Another successful year for roadworks permit scheme
Brighton & Hove City Council’s Permit Scheme has had a second successful year, with fewer works taking place on the network, resulting in less disruption for road and pavement users.
The scheme was introduced in 2015 to give the council more control over the management of roadworks in the city. It is regarded as a best of breed scheme and has been replicated by seven other Highway Authorities since its inception.
Roadworks are necessary to renew and improve the road network, carry out repairs and provide utilities to homes and businesses. However, they also affect communities through congestion, delays and environmental impact.
Under the city council’s permit scheme, operators have to apply for a permit and book time to carry out works. Previously, operators were only required to give the council notice of their intention to carry out work. This left the council with no control on how or when they took place.
During the second year of operation 13,896 permit applications were received, of which 1,420 were refused (an application can be refused where timing, location or conditions are not considered to be acceptable.) Income from the permits has covered the cost of running the scheme.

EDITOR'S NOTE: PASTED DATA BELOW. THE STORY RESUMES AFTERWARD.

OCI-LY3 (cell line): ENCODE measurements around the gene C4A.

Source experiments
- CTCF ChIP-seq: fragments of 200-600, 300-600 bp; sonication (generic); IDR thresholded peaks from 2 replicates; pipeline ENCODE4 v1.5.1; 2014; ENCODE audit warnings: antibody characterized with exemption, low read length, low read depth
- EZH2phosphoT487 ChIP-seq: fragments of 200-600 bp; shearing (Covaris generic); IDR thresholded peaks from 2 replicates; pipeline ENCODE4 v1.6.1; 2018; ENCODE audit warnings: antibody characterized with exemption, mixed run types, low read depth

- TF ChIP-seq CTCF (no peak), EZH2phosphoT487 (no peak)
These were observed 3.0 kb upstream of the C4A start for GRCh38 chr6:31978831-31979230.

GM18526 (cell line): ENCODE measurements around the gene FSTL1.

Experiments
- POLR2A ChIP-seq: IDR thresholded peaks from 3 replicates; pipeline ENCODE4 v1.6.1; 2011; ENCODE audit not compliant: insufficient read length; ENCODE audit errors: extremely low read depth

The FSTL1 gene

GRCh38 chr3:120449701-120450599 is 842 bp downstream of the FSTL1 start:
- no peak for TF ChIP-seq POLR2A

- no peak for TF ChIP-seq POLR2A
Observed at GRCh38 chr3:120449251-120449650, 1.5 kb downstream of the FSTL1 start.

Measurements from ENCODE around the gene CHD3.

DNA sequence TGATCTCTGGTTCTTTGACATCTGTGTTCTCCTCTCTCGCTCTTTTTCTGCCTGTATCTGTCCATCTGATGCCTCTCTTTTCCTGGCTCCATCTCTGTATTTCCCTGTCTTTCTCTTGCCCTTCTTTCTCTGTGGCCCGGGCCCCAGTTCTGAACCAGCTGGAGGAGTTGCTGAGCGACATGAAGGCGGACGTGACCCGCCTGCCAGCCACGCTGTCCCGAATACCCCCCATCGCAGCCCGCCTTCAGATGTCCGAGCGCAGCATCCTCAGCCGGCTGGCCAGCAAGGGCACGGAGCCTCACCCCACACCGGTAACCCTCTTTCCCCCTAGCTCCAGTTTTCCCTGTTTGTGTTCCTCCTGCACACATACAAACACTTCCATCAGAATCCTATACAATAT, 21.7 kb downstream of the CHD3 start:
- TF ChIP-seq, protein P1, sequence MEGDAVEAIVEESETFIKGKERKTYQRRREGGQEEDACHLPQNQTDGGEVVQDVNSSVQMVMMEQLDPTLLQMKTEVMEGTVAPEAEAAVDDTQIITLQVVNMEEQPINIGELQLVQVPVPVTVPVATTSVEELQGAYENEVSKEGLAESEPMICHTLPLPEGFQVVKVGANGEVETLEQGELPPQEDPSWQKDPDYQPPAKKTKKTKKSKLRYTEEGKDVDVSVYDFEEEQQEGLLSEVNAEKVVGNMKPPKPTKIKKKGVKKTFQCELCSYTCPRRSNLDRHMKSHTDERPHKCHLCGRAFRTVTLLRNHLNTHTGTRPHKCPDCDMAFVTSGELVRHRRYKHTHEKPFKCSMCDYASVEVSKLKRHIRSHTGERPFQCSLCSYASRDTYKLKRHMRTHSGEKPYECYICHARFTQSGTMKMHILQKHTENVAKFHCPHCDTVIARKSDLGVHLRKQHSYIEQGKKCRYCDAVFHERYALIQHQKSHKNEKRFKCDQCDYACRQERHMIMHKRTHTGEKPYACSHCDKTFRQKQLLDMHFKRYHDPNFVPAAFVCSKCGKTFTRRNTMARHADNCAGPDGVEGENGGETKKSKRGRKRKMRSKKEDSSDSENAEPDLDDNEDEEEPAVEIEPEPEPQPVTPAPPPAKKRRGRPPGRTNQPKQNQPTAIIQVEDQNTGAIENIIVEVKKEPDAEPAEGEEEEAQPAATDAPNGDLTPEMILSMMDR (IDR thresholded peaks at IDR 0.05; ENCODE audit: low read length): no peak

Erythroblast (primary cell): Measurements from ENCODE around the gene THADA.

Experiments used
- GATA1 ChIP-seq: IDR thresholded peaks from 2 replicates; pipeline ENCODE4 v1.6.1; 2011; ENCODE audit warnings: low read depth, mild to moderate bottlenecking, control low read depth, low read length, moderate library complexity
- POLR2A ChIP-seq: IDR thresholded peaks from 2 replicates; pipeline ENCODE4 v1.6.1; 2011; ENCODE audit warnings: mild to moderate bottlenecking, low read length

A report on the scheme’s second year will be put before the council’s Environment, Transport and Sustainability committee today.
Chair of the committee, Councillor Gill Mitchell, said: “It is really pleasing to see the positive impact the scheme has had since it was introduced in 2015. Previously, there was a lack of co-ordination between different operators carrying out works on roads across the city, which led to unnecessary disruption and delays.
“In its second year of operation, the volume of works managed by the scheme has increased substantially and this has been dealt with efficiently through good management, forward planning, recruitment and training.
“The team responsible co-ordinates all road and street works in Brighton & Hove, taking the time to review every application and apply conditions to minimise the impact of the roadworks. This has led to a much better control of the network and of the works undertaken on it.”